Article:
For more information, please visit www.mdba.gov.au/managing-water/water-for-environment
Image: Healthy Carex tereticaulis due to water for environment (photo by South Australian Seed Conservation Centre)
Who manages water for the environment?2
Management of water for the environment involves a range of people and organisations, including local communities, waterway managers (Catchment Management Authorities and Local Land Services), storage managers (water corporations), environmental water holders3, land managers and scientists.
The management ‘cycle’ starts with scoping of potential environmental watering activities and environmental objectives in a particular region for that year. We then prioritise where the finite amount of available water for the environment is best used across the Basin, and then deliver the water at the right time, and in the right amount, to meet our objectives.
Current climatic and environmental conditions always influence decisions to deliver the water.
For more information, please visit www.mdba.gov.au/managing-water/water-for-environment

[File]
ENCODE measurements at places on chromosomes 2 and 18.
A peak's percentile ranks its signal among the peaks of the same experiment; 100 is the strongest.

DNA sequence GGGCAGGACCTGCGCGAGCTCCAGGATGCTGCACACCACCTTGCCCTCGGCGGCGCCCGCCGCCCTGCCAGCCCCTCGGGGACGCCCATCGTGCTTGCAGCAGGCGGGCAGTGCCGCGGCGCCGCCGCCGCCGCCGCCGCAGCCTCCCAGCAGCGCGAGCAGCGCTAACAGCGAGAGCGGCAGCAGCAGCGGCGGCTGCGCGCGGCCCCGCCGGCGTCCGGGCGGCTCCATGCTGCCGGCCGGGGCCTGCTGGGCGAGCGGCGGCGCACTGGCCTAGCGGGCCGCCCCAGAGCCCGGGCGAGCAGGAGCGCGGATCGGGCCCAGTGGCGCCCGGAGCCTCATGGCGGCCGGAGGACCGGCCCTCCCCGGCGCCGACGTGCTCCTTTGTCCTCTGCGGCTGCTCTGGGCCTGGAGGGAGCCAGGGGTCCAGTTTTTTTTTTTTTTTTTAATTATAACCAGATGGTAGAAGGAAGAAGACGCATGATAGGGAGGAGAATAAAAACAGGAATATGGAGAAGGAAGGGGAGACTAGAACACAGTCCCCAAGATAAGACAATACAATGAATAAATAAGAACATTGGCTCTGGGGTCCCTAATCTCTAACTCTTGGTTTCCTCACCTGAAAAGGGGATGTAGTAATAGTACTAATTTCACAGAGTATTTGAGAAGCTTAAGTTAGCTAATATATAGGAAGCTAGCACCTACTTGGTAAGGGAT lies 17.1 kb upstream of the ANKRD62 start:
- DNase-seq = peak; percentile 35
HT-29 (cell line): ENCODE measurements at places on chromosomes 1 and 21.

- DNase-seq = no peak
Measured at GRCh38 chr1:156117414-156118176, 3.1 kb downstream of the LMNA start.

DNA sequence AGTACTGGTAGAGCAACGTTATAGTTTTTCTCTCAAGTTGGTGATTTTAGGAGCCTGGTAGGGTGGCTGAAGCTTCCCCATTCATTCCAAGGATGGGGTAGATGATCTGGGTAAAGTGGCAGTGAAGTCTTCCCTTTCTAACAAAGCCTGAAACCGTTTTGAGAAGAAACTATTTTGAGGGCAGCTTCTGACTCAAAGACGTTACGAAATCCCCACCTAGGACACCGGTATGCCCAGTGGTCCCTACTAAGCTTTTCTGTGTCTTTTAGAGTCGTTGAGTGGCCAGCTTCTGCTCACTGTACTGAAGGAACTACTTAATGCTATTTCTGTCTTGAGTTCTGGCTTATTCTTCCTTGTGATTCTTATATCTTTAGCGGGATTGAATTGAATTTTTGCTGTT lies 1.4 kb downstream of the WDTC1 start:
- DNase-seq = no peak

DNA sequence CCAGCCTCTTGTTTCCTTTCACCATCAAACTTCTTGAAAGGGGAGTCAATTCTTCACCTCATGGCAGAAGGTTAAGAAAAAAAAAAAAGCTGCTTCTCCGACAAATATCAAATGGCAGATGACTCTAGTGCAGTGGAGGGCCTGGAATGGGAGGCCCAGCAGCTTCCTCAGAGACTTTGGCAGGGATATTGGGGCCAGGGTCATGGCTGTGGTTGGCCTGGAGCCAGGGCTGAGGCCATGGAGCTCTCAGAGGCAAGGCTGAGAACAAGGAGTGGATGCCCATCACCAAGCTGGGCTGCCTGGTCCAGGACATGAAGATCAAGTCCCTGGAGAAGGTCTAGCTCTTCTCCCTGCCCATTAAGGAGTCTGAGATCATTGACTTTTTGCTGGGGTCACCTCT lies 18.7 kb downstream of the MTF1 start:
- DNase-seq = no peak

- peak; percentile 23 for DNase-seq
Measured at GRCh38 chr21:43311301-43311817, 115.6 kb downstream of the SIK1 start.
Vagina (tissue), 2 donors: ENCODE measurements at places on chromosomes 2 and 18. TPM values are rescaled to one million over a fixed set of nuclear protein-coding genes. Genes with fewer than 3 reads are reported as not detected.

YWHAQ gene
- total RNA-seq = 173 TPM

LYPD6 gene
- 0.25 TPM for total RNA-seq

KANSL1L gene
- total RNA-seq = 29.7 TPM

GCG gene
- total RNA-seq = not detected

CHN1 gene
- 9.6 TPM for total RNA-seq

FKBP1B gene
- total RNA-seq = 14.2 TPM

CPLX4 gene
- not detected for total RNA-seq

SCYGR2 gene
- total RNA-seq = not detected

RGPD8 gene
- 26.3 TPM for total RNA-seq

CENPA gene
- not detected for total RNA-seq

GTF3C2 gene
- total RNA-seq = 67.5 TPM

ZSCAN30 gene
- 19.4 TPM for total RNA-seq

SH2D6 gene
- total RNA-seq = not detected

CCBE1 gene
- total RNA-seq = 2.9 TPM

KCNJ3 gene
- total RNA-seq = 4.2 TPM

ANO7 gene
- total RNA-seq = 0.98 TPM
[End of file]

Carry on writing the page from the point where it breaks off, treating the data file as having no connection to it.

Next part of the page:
Image: Mallee CMA staff and Indigenous community undertaking TLM fish monitoring tour, (photo by Mallee CMA)
3 Five environmental water holders have contributed to this document: Commonwealth (CEWH), Victoria (VEWH), NSW DPIE, SA DEW, and joint governments delivering The Living Murray initiative.”
Case studies of engagement
The following case studies provided by First Nations people and environmental water holders demonstrate a range of engagement undertaken with First Nations people and some of the benefits and outcomes achieved through involvement in the planning and delivery of water for the environment.
While there are many more potential case studies, these ones have been chosen as a cross-section sample to represent watering events across the Basin, and to showcase a range of engagement approaches and benefits.